Quantcast

Teachers and staff at about 20 NYC schools told to work remotely due to ventilation issues

Photo via Getty Images

New York City’s Department of Education is instructing the staff at about 20 schools to not return to their buildings on Tuesday, Sept. 8, due to airflow issues found during recent ventilation system inspections. 

Teachers, principals, and other school staff are expected to return to school buildings tomorrow to prepare for the upcoming school year. Initially, classes were set to begin on Sept. 10 but Mayor Bill de Blasio delayed the start of school until Sept. 21, after pressure intensified to delay the beginning of in-person classes from parents and teachers claiming that schools were not ready to reopen citing issues with ventilation systems in classrooms and a lack of COVID-19 testing for students and staffers. 

On Labor Day Monday, the Department of Education released updated findings from a series of school ventilation system inspections that began in late August. The city had pledged to finish inspections by Sept. 1 and post the results online on Friday, Sept. 4, but officials missed both deadlines. 

Despite numerous calls for a delay to in-person classes, de Blasio and Schools Chancellor Richard Carranza repeatedly said that the city’s nearly 1,800 public schools would be ready to receive students some days of the week by Sept. 10. But the pressure to delay continued to mount earlier this month and the city public school teacher union threatened a job action, including an illegal strike, if more time wasn’t given to its members to ensure that school buildings could safely reopen. 

The Sept. 8 report found that engineers inspected both “mechanical and natural” ventilation systems in rooms inside of 1,485 schools, according to the DOE. Officials are informing the principals Monday whether rooms in their schools had adequate airflow to accommodate students and teachers with all “room-level” determinations will be posted online tomorrow.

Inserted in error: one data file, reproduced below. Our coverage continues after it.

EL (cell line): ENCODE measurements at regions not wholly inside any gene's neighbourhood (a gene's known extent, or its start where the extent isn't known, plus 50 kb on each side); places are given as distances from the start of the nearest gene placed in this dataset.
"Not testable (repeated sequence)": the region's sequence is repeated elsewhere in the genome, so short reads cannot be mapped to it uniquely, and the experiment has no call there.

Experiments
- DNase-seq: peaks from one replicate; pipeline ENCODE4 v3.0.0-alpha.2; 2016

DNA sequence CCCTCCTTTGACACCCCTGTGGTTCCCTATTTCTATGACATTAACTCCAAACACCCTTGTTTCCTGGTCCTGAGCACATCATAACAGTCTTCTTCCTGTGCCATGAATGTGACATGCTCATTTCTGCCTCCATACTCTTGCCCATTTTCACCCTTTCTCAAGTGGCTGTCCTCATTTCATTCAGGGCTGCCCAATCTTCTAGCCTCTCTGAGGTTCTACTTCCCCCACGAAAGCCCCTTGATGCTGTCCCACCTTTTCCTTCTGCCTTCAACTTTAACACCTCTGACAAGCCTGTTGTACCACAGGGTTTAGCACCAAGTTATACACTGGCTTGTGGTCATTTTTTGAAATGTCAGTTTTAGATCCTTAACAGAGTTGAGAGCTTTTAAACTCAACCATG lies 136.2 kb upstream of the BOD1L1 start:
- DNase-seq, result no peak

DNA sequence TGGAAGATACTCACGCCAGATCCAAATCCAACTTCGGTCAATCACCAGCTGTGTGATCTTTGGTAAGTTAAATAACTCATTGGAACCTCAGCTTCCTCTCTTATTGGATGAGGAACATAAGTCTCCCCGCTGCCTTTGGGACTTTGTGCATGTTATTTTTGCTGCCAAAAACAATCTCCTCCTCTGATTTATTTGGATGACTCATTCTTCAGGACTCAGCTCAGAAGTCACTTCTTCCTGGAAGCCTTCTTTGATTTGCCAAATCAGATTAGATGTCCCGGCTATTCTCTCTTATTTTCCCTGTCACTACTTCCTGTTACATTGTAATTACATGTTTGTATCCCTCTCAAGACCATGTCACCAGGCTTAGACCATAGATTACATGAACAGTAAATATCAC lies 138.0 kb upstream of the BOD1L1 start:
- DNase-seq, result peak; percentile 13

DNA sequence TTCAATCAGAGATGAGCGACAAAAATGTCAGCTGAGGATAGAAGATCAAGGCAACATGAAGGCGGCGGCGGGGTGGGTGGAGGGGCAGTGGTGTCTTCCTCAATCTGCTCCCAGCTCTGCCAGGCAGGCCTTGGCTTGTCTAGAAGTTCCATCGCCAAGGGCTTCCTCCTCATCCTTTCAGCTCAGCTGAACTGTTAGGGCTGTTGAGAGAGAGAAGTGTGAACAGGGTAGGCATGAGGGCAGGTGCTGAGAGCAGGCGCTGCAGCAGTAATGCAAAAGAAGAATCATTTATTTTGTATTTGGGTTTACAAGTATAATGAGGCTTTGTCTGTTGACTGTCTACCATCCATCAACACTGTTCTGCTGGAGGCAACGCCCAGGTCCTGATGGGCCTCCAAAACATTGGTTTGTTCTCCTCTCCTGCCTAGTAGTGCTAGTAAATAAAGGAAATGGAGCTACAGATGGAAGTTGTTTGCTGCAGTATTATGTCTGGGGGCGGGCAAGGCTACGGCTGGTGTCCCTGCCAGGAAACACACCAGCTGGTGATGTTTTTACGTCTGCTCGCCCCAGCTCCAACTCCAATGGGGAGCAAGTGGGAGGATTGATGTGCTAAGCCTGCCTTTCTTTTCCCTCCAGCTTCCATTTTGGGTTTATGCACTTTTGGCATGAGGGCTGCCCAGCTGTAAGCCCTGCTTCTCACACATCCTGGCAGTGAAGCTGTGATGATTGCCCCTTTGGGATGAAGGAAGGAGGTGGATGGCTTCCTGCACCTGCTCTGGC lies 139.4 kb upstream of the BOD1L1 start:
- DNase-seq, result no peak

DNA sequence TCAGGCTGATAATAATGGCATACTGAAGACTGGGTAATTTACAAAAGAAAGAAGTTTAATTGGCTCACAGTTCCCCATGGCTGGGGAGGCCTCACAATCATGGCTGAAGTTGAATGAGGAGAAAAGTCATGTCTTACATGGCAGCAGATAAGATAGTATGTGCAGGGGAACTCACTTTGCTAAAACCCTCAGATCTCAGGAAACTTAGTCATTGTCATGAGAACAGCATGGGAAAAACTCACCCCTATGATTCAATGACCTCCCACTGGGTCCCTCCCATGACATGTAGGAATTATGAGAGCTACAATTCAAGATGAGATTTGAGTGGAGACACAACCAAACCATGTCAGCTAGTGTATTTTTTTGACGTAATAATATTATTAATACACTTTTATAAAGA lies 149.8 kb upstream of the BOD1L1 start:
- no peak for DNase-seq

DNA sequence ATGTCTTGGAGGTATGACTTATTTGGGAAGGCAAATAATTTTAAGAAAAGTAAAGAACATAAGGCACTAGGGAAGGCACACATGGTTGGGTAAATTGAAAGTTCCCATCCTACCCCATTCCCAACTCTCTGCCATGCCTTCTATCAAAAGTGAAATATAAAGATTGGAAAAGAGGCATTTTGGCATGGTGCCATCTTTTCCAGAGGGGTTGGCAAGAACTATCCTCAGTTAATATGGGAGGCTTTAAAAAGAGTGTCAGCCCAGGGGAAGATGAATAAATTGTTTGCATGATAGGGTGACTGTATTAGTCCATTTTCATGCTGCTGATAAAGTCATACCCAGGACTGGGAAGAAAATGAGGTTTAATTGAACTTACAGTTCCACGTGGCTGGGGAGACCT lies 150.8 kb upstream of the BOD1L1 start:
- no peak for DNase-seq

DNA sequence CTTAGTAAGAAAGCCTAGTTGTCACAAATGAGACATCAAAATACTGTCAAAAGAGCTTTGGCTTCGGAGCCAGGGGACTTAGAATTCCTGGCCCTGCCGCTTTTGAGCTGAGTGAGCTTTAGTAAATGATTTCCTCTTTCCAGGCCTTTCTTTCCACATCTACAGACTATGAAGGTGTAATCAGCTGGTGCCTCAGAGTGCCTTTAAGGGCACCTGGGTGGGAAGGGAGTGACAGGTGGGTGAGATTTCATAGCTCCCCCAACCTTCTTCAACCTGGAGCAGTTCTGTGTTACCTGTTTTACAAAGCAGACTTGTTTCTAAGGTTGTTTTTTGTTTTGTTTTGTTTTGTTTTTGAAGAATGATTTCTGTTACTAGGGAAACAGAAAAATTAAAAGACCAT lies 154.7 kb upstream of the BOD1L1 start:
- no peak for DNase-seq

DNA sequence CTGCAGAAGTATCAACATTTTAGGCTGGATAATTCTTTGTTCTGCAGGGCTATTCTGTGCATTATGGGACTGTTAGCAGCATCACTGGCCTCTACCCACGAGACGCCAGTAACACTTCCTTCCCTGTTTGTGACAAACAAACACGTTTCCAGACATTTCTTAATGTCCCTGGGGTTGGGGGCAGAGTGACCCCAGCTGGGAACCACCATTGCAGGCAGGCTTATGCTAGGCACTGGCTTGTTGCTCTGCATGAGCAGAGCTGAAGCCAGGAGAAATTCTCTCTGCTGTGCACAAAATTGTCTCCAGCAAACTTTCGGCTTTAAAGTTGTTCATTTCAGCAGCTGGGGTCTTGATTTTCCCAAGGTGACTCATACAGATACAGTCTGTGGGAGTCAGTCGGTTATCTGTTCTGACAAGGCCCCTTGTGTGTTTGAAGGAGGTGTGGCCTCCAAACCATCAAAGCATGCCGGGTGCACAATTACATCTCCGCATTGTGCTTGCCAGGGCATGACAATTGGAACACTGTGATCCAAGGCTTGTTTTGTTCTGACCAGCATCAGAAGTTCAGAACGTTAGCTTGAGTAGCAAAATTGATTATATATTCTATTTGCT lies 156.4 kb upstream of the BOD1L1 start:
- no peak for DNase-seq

“Since June 3rd, we’ve been surveying, assessing, repairing, and improving buildings to guarantee proper ventilation, which is defined as the free flow of fresh air in and out of a space, and can, in the vast majority of cases, be achieved by having an open window,” said DOE spokesperson Nathanial Styer. 

The city is currently working to identifying alternative spaces for classes if the repairs inside of the 10 buildings housing the schools can not be completed by Sept. 21. School leaders are expected to work with the Division of School Facilities staff on repair timelines and determining the impact of temporary classroom closures on school programming. All repairs though are expected to be completed with the “next couple of days,” according to Styer. 

The Division of School Facilities is also working to install portable High-Efficiency Particulate Air filters in rooms, flush air two hours before and after occupation and upgrading MERV-8 to MERV-13 filters where appropriate to improve air circulation. 

Here is a list of the impacted schools: 

 

Building Code 

Impacted Schools 

K045 

 

PS 45 – Horace E. Greene School 

 

K842 

 

PS 45 – Horace E. Greene School (Annex Building)

 

M490 (Martin Luther King Jr. Educational Campus)  

 

The Maxine Greene HS for Imaginative Inquiry 

Urban Assembly School for Media Studies 

High School for Law, Advocacy and Community Justice 

High School of Arts and Technology 

Manhattan / Hunter Science High School 

Special Music School 

M883 

 

P.S. M721 – Manhattan Occupational Training Center 

Harvest Collegiate High School 

 

M894 

 

Leadership & Public Service High School 

Q222 

 

P.S. Q222 – Fire Fighter Christopher A. Santora School 

Q315 

 

 

The Riverview School 

P.S. 110 

M340 

 

P.S. M094 

Sixth Avenue Elementary School 

M620 (Norman Thomas High School building)  

 

Success Academy Charter School – Harlem 1  

Success Academy Charter School – Harlem 3  

Manhattan Academy for Arts & Language   

Murray Hill Academy  

Unity Center for Urban Technologies 

M833 

 

High School of Economics and Finance 

 

  

 

 

 

 

AMNY Newsletter

Eat it. Drink it. Do it. Tackle the city, with our help.